Part 1 - Ed.VoiceThread
VoiceThread has an educational counterpart called Ed.VoiceThread. While still an internet based tool, it is a secure network or closed community for educators and students. It provides a safe place to collaborate on the internet. As Valenza (NeverEndingSearch) explains: “the new web-based, multimedia collaborative network, offers a more secure solution for those who'd like to play in the 2.0 sandbox but have to deal with the realities of district restrictions on social networking.”
Ed.VoiceThread is also described as “a space for creating digital stories and documentaries, practicing language skills, exploring geography and culture, solving math problems, collaborating with other students, or simply finding and honing student voices.”
Ed.VoiceThread is not a free service. This is because many web services with free accounts are blocked by school districts because of online protection policies. Therefore, Ed.VoiceThread offers reasonable pricing for whole-school subscriptions. Ed.VoiceThread points out that they would prefer that the costs of these kinds of safe, effective learning tools should be not fall on the educator. They urge teachers to advocate for this service, and Ed.VoiceThread offers to provide a complete refund to any educator who signed up as part of the “Pioneer Class.”
This option is perfect for schools who wish to use a collaborative Web 2.0 tool, but want to safeguard students against some of the risks associated with publishing information on the Internet.
Part 2 - VoiceThread in Teaching and Learning
VoiceThread was ranked as #24 in the Top 100 Tools for Learning Spring 2008. Wesley Fryer in his blog, Moving at the Speed of Creativity also has high praises for this tool. He says reasons for using VoiceThread in the classroom are:
* Digital storytelling is a pedagogically sound activity for learners at all levels in all content areas.
* VoiceThread is simple, focusing on still digital images and recorded audio narration.
* VoiceThread stories are immediately web-accessible via a link or HTML code which can be embedded on another webpage.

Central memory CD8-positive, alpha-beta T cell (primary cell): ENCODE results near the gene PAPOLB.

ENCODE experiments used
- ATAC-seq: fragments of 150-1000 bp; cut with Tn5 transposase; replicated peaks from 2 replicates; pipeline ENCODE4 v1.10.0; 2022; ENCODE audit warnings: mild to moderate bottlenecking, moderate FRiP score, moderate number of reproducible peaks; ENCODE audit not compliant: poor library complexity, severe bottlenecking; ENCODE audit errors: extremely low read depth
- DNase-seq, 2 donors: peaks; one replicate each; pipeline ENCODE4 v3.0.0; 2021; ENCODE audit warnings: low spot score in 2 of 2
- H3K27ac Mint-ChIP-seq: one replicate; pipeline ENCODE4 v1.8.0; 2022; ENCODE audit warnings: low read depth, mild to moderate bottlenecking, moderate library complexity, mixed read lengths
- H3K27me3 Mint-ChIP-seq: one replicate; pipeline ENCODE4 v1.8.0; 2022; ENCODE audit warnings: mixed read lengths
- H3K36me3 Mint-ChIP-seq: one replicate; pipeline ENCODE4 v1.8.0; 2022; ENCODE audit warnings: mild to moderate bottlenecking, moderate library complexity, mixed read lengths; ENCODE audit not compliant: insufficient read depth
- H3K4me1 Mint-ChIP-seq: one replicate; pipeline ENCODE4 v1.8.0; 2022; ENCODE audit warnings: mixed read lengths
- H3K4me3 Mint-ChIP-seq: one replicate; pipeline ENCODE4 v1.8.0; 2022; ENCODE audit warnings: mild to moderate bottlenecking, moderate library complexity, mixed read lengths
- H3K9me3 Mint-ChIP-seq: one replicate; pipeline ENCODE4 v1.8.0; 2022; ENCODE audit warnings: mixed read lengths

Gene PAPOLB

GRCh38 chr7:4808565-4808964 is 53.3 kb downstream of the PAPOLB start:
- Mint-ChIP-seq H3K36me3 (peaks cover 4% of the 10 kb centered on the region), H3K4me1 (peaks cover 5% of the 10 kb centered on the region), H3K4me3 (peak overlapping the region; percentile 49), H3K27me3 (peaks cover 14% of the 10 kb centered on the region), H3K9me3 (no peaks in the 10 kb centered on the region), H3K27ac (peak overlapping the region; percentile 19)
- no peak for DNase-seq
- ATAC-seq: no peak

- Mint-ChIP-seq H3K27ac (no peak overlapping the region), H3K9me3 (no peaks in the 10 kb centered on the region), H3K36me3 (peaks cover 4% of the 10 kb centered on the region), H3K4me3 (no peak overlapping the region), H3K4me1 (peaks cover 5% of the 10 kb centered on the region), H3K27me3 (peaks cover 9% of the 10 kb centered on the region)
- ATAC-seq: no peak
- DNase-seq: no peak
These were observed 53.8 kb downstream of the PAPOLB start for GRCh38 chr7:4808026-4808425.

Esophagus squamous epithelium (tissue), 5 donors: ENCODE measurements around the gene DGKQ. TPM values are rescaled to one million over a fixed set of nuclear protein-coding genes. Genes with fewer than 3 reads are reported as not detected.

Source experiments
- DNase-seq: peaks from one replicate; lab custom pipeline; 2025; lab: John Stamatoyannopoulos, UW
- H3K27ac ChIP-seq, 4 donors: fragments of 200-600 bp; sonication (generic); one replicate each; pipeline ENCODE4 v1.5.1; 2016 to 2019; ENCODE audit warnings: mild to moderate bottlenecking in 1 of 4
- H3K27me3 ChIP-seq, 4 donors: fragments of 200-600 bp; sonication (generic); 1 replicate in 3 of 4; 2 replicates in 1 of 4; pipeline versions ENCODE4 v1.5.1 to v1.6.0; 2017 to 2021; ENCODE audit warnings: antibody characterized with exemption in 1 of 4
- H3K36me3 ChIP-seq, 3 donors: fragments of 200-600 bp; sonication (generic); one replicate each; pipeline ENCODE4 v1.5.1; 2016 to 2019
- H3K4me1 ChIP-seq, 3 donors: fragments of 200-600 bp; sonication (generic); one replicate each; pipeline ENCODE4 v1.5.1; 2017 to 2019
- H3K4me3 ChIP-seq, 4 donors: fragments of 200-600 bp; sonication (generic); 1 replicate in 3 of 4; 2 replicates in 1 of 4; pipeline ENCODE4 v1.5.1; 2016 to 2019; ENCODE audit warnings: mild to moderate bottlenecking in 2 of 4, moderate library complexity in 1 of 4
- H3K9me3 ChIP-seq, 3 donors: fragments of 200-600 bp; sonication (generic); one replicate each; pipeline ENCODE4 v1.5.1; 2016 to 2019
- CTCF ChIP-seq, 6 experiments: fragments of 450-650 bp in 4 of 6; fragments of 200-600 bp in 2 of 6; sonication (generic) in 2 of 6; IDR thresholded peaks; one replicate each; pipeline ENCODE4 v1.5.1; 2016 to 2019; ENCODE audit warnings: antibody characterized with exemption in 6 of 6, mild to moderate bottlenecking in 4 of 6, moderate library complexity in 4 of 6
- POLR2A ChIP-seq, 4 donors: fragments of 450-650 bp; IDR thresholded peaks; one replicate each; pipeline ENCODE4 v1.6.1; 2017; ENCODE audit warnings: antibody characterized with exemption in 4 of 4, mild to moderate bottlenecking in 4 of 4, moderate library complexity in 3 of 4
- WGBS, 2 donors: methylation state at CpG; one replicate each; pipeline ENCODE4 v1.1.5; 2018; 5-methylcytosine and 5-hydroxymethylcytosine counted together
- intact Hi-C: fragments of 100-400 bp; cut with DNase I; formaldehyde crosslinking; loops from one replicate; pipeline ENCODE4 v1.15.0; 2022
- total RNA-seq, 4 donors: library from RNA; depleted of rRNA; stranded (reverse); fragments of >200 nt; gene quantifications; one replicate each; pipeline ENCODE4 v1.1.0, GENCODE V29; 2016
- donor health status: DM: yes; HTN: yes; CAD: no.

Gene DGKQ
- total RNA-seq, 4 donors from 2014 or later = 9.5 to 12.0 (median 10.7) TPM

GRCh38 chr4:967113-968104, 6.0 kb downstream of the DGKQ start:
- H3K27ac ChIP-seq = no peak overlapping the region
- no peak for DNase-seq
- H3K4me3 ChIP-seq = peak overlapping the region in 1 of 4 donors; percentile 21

* VoiceThread permits MODERATED feedback, so teachers can control text and audio feedback to their students’ shared digital stories.
Fryer also likes VoiceThread because it allows for immediate publishing on the global stage. He also believes this technology will help teachers have "a-ha" moments once they realize how to use it in an instructional context and purpose.
Some suggestions for using VoiceThread in the classroom include:
* Teachers can post an image or video (example: video from united streaming) with comments.
* Student can post comments creating an online discussion.
* Each student creates a Voicethread to discuss an essential question (example: What if images such as … never existed?). Students and teachers can create a discussion with each voicethread. (JAG Stacks)
Other educational uses and ideas for VoiceThread can be seen by browsing through the examples on these web sites:
VoiceThread4Education Wiki: A very useful site with examples of VoiceThreads posted by grade level.
PageFlakes VoiceThread Page: A lot of examples linked to from this page.
Maths 247 Wiki: This wiki is trying to build up a huge library of number problems organised by level and using VoiceThread to demonstrate and solve them.
The Connected Classroom: This web site offers a detailed information, explanations and links for teachers wishing to explore digital storytelling.
JAG Stacks: This web site offers handouts which teachers can use to engage students in critical thinking while viewing a VoiceThread.
The 50 Tools: Alan Levine explores VoiceThread, as well as other tools to build a story for digital storytelling.
Part 3 - Some Final Thoughts
What I have found so appealing about VoiceThread is that it allows users to incorporate so many forms of media, thus, it truly is “multimedia sharing.” Collaboration can center on various media formats; not just one or two. The more examples of VoiceThreads I view, the more ideas and uses for this tool become apparent. While it is perfect for digital storytelling, VoiceThread goes way beyond one possible function, and holds potential for any subject area and grade level.
Teachers who decide to incorporate VoiceThread (instead of Ed.VoiceThread) into their classroom should carefully plan how create identities for their students which will be viewed on the Internet. Photos of students should not be used without explicit signed permission from parents. A good alternative is to create an avatar (a computer generated character), or even a scanned image of a student’s artwork.
This is a media-rich tool which has unlimited potential for teachers and students in both the process and products of learning. There are many "a-ha" moments on the horizon!